Stalwarts of the classroom are sticking to their guns

7th May 2010 at 01:00
The TESS spoke to a group of teachers at the start of the election campaign about their voting intentions. With the polls now closed, Nick Eardley asked them if anything had caused them to change their minds

Three of the TESS's panel indicated a party preference at the start of campaigning - and all have held firm in their intentions.

Andrew Leask, an English teacher at George Watson's College in Edinburgh, said he still planned to vote for the Liberal Democrats.

"I watched all three debates and was at the BBC Scottish debate last week - Jim Murphy (Scottish Secretary, Labour) was clearly very popular, but by the end he had lost some of his supporters. The Lib Dem candidate was not a very strong orator but he won people over with his ideas," he said.

Lib Dem leader Nick Clegg's performance in the first two TV debates led to a surge in support at the polls, but did not persuade Andrew Morton, head of biology at Dollar Academy. A Conservative supporter, he had toyed with the idea of voting tactically for the Lib Dems to stop Labour winning his local seat, seen as a two-way race.

He said: "I listened to Nick Clegg on a radio programme and heard another commentator say that, had there been more people listening to Radio 4, Mr Clegg would have lost the election. He did terribly."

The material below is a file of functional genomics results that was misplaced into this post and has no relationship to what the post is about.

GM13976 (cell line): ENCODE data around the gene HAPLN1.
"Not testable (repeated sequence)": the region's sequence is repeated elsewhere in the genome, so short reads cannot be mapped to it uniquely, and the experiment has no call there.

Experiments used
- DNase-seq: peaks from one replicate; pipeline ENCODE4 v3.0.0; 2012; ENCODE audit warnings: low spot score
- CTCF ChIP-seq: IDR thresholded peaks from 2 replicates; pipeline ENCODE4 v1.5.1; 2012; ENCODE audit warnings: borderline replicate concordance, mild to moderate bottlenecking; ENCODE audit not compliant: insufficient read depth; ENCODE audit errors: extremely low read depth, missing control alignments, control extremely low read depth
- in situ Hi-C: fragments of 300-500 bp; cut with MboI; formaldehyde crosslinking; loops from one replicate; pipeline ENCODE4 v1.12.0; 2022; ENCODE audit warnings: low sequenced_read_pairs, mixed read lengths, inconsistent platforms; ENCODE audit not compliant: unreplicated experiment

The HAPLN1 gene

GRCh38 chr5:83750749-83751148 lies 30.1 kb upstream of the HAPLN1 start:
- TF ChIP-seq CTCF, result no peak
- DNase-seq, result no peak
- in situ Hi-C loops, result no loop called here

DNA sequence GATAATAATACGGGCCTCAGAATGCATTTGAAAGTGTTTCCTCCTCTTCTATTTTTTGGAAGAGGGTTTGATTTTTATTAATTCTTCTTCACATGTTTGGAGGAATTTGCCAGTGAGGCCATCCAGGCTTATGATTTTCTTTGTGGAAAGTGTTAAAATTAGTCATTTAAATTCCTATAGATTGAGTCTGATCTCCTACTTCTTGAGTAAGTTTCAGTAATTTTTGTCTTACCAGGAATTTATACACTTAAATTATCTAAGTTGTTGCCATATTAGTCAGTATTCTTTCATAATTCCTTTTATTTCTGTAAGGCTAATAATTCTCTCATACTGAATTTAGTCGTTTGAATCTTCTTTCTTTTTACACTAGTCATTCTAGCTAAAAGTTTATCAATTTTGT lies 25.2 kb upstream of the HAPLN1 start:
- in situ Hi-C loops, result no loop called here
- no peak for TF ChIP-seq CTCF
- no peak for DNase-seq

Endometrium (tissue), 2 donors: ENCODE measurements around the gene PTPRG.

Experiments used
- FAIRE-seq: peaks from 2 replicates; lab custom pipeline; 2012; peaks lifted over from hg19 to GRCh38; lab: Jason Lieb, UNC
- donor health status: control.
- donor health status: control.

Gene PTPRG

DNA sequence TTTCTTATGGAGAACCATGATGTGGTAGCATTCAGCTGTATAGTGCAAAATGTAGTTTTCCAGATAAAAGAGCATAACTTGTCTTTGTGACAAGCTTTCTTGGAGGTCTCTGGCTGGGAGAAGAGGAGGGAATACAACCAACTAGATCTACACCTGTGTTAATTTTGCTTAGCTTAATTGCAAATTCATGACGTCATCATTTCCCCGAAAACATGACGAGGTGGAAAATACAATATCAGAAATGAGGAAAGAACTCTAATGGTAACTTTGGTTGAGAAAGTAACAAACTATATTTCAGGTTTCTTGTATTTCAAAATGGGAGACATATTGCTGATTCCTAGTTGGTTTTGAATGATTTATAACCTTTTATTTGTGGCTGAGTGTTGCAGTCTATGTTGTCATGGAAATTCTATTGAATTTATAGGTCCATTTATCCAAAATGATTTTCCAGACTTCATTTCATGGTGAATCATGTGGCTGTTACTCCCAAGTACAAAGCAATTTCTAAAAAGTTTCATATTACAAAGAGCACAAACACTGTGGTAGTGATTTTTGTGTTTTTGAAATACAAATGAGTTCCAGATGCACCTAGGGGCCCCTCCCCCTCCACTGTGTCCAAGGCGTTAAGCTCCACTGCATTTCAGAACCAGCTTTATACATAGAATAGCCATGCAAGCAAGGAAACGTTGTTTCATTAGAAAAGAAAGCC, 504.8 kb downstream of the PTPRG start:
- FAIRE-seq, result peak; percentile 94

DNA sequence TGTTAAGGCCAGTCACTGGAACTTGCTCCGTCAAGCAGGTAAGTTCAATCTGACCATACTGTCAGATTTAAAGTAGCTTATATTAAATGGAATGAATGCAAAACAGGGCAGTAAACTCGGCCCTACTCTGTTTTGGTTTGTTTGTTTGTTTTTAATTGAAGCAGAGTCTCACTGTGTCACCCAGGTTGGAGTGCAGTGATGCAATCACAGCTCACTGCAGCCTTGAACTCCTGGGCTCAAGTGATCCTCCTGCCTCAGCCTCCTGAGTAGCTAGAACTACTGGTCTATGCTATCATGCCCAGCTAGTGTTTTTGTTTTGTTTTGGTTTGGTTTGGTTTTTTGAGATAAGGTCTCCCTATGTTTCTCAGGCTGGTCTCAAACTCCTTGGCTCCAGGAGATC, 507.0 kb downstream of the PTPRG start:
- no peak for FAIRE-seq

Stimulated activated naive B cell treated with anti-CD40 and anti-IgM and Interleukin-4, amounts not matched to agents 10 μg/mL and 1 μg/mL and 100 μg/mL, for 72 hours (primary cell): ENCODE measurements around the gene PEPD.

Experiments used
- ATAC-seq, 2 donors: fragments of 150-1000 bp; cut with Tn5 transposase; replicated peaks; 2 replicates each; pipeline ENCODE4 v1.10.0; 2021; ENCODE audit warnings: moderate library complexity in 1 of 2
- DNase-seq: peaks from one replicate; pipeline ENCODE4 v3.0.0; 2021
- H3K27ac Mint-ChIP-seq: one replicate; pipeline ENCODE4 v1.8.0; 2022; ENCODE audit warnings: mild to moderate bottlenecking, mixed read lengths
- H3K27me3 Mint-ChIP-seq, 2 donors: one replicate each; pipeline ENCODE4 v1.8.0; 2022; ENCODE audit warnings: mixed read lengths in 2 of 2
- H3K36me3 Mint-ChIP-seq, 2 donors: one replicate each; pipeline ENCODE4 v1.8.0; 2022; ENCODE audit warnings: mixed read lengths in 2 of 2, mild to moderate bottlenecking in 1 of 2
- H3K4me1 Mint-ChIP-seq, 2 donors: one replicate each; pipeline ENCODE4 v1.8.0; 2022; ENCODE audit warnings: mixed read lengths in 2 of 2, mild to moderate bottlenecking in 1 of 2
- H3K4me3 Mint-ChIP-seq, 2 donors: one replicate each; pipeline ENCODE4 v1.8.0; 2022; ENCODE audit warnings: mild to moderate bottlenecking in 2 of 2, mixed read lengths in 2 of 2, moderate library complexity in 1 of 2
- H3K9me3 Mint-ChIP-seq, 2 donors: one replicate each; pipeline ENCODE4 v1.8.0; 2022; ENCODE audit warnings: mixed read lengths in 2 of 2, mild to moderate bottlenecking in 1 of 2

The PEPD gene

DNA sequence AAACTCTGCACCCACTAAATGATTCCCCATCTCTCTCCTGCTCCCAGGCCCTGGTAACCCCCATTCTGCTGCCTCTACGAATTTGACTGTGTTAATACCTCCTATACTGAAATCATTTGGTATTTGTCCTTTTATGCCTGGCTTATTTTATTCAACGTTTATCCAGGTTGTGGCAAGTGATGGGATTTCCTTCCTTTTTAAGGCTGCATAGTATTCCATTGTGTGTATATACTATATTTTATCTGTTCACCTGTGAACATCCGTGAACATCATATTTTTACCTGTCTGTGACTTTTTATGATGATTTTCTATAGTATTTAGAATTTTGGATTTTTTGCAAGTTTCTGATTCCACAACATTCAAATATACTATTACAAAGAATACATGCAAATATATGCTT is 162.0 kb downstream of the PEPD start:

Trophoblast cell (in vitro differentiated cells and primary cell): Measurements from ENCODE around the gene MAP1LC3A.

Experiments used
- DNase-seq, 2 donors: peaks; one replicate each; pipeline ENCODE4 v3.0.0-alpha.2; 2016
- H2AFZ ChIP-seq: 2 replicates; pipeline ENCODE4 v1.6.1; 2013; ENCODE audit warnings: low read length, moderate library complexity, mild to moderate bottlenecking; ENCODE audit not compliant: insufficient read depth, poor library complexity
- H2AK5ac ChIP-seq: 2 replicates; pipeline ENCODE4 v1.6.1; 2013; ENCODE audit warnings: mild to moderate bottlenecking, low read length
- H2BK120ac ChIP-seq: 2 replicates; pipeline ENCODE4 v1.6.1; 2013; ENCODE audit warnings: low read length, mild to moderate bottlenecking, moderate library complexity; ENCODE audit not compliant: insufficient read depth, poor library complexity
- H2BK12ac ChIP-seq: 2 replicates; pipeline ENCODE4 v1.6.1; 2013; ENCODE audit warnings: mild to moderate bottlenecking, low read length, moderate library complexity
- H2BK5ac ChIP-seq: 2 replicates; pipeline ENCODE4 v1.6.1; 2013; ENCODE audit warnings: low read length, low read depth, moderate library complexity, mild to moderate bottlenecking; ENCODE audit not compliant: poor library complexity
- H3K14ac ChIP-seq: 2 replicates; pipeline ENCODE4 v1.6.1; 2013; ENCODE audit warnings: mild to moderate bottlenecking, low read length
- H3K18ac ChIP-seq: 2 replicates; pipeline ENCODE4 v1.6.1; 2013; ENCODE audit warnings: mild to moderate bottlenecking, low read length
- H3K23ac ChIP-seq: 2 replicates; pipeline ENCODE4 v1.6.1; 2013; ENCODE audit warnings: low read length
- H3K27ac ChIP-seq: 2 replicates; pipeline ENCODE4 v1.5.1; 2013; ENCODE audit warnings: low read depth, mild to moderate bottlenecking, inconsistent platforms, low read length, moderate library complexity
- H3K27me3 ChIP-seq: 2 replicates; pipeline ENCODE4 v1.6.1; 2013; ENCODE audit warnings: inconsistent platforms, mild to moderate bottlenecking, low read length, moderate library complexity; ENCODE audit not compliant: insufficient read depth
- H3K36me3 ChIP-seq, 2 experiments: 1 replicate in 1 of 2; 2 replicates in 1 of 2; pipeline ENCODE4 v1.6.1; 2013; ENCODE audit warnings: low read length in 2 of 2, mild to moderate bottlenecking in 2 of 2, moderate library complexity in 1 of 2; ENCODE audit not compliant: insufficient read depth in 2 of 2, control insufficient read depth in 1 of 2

Despite having voted for the Lib Dems and Labour in the past, the Conservatives have been the most impressive throughout the campaign for Gillian Freeland, a modern studies teacher at Alloa Academy. "The Conservatives are the only ones who have stuck to their policies," she said.

Autumn Macaulay from Raigmore Primary in Inverness said: "I have been more engaged this year compared with other elections, maybe because of the financial situation and thinking about the future. It is a huge time for education.

"I have made a decision about who to vote for, but I would rather not say," she said.

As The TESS went to press, Jon Reid, head of Larbert High in Falkirk, had still not decided whether to vote SNP or Labour.

The party campaigns left Gillian Purves, headteacher of Victoria Primary in Falkirk, even more confused than before. She was particularly concerned by the Conservatives' economic policies, felt Gordon Brown had come out very badly in PR terms, and was not impressed by the Lib Dems' policy on Trident.

Undecided at the start of the campaign, she would probably vote SNP to ensure Scotland had a voice at Westminster, she told The TESS this week, but felt that the SNP's policies had been overshadowed by media coverage of its legal challenge to the televised leaders' debates.

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